HAVANA (Reuters) - A government official announced tighter regulations for Cuba’s private sector on Thursday as part of a review of market reforms stemming from complaints about excess accumulation of wealth, tax evasion and other practices.
The number of self-employed Cubans has more than tripled to around 580,000, about 12 percent of the total workforce, since President Raul Castro in 2010 launched his plan to expand private enterprise.
In August, however, Cuba suspended issuing new licenses for cooperatives and certain private-sector activities from bed-and-breakfasts to restaurants until it had implemented new measures to curb wrongdoing such as tax dodging.
Private cooperatives will now be limited to the province where they were located and levels of income capped for their leaders at no more than three times the average wage of members, state-run media quoted Marino Murillo, head of the Cuban Communist Party’s reform commission, as saying on Thursday.
Business licenses will be limited to a single activity per entrepreneur, he said. Currently some restaurant owners also run bed-and-breakfasts or cafeterias and cooperatives often operate in more than one province. This would no longer be possible.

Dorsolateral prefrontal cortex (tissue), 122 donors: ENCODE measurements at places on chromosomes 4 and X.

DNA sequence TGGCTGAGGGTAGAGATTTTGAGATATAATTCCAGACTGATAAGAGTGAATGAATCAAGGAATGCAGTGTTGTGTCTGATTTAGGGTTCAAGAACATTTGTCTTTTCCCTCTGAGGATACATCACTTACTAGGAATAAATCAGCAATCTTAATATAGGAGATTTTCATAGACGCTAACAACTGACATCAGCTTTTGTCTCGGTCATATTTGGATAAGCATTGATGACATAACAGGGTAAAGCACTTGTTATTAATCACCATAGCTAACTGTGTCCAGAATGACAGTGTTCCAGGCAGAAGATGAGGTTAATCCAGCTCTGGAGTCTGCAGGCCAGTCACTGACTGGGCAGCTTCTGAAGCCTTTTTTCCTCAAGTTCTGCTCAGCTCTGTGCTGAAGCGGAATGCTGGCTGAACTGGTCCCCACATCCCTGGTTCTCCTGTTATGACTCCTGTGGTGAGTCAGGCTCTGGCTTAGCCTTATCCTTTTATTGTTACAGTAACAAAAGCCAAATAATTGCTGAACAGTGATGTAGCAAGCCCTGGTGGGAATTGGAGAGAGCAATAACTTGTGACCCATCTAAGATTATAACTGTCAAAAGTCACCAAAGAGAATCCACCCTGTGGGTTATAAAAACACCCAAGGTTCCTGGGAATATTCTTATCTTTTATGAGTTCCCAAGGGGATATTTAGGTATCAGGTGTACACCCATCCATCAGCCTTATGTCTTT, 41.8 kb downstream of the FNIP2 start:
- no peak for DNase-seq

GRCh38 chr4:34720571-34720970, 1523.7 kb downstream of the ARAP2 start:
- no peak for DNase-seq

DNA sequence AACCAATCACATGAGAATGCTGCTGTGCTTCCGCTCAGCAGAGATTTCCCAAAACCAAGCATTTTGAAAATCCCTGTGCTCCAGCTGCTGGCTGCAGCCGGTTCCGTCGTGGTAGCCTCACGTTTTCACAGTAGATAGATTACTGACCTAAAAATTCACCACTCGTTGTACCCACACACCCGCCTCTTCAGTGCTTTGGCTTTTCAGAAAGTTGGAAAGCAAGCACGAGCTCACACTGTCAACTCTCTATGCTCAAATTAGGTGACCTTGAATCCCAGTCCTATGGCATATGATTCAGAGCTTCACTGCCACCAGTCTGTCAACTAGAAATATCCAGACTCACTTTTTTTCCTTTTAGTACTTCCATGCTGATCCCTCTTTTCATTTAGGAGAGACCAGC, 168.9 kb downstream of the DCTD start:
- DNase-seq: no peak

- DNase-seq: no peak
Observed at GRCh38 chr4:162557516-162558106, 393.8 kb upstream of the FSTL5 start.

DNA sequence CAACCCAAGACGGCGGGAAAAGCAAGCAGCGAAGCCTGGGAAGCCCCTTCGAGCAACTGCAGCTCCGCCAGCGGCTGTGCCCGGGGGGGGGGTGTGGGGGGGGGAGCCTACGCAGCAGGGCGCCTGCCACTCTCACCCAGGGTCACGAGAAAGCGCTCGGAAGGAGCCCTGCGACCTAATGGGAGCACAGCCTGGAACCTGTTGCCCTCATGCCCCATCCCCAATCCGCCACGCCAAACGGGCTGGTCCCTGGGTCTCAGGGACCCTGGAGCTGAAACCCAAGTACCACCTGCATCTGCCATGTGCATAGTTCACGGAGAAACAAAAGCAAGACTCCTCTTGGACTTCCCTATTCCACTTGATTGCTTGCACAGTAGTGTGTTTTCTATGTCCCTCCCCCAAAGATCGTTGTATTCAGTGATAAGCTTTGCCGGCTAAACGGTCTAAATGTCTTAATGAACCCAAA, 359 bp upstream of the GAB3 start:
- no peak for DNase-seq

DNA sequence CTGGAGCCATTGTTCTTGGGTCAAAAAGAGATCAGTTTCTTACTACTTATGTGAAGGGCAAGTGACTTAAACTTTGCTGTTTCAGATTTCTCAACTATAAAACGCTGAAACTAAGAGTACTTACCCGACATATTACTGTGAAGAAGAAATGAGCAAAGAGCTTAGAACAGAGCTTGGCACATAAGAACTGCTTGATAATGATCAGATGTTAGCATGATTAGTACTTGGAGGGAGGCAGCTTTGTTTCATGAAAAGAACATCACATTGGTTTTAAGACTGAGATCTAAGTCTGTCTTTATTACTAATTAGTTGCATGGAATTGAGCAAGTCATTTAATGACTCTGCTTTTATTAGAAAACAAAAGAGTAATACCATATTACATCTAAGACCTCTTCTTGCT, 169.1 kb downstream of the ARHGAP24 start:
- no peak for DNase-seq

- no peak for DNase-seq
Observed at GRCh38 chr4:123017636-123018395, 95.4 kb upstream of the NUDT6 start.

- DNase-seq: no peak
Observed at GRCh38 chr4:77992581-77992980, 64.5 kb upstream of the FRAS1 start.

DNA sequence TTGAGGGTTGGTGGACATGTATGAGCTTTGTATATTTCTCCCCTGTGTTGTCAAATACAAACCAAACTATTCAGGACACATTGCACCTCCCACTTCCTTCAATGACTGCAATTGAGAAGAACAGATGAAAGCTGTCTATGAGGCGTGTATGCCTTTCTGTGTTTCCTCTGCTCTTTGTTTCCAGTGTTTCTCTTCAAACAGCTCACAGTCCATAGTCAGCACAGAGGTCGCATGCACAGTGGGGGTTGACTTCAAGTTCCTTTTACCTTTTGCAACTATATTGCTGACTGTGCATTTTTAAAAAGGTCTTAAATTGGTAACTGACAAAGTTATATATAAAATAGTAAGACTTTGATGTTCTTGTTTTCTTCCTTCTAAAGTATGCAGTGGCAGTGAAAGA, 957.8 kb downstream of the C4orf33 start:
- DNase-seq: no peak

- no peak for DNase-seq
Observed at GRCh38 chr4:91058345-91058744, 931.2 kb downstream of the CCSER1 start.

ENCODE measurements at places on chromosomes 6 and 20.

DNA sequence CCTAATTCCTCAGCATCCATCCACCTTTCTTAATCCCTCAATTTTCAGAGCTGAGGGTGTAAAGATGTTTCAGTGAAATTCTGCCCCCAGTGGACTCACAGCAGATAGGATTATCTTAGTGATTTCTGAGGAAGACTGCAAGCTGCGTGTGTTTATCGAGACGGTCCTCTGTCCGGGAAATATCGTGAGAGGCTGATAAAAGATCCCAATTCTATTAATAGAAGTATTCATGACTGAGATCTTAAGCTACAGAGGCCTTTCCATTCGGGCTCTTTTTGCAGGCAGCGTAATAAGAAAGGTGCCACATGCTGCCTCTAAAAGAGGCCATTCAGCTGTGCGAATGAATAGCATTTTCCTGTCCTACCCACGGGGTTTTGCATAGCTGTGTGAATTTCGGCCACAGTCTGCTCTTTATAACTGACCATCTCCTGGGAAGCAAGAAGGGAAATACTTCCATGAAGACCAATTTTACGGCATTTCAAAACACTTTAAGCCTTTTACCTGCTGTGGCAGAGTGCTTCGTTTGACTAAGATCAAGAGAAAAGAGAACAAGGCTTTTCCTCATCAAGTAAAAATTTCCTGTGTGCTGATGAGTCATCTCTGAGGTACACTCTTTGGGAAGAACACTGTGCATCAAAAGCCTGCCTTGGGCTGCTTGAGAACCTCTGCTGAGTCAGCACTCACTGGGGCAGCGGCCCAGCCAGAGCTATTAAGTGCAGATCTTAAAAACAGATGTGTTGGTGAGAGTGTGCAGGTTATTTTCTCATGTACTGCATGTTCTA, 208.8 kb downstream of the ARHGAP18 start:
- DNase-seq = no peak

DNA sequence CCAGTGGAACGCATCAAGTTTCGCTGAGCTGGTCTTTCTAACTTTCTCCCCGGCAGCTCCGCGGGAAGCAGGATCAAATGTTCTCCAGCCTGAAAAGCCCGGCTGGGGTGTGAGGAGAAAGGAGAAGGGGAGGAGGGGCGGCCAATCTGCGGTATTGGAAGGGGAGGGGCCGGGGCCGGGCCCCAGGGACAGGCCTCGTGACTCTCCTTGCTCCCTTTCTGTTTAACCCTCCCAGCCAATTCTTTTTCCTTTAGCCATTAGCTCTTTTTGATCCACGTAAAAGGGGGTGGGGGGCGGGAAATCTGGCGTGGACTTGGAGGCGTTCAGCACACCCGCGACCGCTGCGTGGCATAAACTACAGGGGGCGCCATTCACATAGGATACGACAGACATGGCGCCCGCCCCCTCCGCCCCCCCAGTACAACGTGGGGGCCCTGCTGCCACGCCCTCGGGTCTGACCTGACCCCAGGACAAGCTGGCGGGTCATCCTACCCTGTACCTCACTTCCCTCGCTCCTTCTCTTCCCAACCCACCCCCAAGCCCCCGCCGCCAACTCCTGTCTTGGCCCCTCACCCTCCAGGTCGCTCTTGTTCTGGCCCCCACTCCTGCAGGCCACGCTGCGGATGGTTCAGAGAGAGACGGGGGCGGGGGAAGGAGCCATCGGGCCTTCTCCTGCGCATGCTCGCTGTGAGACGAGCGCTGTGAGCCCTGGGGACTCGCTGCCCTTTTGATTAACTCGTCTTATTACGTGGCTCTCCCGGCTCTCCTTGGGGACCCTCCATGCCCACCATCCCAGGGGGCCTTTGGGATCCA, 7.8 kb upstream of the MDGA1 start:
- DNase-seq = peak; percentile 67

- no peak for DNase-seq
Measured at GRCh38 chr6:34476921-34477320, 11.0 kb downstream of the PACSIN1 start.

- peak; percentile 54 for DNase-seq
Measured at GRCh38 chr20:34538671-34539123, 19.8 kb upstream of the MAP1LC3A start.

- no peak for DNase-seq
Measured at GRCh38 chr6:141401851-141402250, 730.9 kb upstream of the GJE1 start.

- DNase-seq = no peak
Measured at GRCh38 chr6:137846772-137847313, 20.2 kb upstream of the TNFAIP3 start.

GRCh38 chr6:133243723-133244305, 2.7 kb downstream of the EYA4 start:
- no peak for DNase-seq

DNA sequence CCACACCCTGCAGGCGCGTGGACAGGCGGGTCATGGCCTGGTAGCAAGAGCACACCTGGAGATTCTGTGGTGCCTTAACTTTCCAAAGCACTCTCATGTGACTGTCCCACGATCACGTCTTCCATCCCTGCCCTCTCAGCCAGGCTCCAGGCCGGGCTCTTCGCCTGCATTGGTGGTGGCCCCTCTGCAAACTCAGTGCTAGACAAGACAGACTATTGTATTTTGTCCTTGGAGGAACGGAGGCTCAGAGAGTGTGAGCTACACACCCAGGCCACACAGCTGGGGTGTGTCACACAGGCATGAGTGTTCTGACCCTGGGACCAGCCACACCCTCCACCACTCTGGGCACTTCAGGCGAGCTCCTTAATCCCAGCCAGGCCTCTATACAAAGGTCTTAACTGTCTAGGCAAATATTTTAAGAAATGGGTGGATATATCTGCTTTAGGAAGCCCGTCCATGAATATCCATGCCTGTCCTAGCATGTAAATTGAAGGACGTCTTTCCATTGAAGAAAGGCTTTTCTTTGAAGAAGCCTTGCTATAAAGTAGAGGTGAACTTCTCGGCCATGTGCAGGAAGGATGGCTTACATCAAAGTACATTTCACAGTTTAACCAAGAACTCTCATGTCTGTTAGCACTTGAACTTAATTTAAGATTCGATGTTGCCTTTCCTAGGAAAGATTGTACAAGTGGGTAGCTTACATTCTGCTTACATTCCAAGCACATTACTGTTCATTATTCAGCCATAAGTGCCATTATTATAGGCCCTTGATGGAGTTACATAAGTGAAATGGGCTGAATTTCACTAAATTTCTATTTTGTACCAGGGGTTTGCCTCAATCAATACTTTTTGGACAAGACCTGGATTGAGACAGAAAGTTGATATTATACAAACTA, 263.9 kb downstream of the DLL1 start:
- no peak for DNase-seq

In Cuba, only certain types of small businesses and private activities are allowed.
Murillo, speaking to a closed-door session of the National Assembly, was quoted as stating those activities would be reduced and in some cases consolidated, for example manicurist would now fall under a general expanded beauty salon license.
Small business tax policy was also under review, he said.
The measures come even as Cubans say their businesses are already suffering from travel restrictions and warnings issued by the Trump administration.
The government earlier had also definitively stopped issuing licenses for wholesale and retail sellers of agricultural goods, vendors of CDs or DVDs, and operators of recreation equipment.
The backtracking on the private sector hints at unease among some in the ruling Cuban Communist Party that free market reforms may have gone too far, amid a broader debate about rising inequality on the island.
The average state monthly wage is $30, the same sum a B&B owner can charge visitors for a night’s stay.
Castro, speaking to the National Assembly in July, said the government had detected wrongdoings in the sector, from tax evasion to the use of goods of illicit provenance, that it needed to curb.
“We are not renouncing the development of the self-employed sector,” said Castro. “However, it is necessary to ... resolutely confront the illegalities and other deviations from the established policy.”
Reporting by Marc Frank; Editing by Tom Brown